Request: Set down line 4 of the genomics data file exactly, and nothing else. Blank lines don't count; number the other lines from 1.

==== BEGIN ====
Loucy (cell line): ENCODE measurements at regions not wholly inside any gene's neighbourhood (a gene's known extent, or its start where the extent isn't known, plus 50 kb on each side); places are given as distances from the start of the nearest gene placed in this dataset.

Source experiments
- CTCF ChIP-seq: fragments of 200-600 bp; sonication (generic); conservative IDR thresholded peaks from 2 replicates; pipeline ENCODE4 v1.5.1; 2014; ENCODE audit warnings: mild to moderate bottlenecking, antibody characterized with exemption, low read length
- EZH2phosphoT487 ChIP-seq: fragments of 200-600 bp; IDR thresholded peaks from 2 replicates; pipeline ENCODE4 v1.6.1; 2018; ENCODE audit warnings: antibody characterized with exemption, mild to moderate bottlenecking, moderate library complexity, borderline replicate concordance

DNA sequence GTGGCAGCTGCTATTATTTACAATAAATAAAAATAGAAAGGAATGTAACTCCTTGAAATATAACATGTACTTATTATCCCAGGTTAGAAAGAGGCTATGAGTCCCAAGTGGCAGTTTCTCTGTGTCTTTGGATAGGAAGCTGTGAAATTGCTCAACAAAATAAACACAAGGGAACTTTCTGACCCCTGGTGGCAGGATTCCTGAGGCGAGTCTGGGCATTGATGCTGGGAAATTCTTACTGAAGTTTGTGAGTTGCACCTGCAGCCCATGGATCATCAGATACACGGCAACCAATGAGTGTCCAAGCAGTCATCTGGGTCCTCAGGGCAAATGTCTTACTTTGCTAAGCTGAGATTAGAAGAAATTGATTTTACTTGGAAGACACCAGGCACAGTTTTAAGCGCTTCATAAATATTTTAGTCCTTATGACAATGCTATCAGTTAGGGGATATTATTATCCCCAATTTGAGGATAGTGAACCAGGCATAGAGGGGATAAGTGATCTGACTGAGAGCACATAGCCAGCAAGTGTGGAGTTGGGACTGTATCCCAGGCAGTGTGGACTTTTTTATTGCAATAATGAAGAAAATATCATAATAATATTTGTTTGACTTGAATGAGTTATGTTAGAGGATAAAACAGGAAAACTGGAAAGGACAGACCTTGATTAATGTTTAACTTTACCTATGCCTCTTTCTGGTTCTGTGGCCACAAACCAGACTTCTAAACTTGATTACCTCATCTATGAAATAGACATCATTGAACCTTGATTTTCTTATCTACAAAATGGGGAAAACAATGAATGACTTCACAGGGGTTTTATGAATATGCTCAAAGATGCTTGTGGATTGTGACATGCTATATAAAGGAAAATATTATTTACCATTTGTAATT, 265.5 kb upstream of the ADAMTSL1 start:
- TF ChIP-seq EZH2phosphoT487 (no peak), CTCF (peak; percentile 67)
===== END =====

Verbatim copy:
- EZH2phosphoT487 ChIP-seq: fragments of 200-600 bp; IDR thresholded peaks from 2 replicates; pipeline ENCODE4 v1.6.1; 2018; ENCODE audit warnings: antibody characterized with exemption, mild to moderate bottlenecking, moderate library complexity, borderline replicate concordance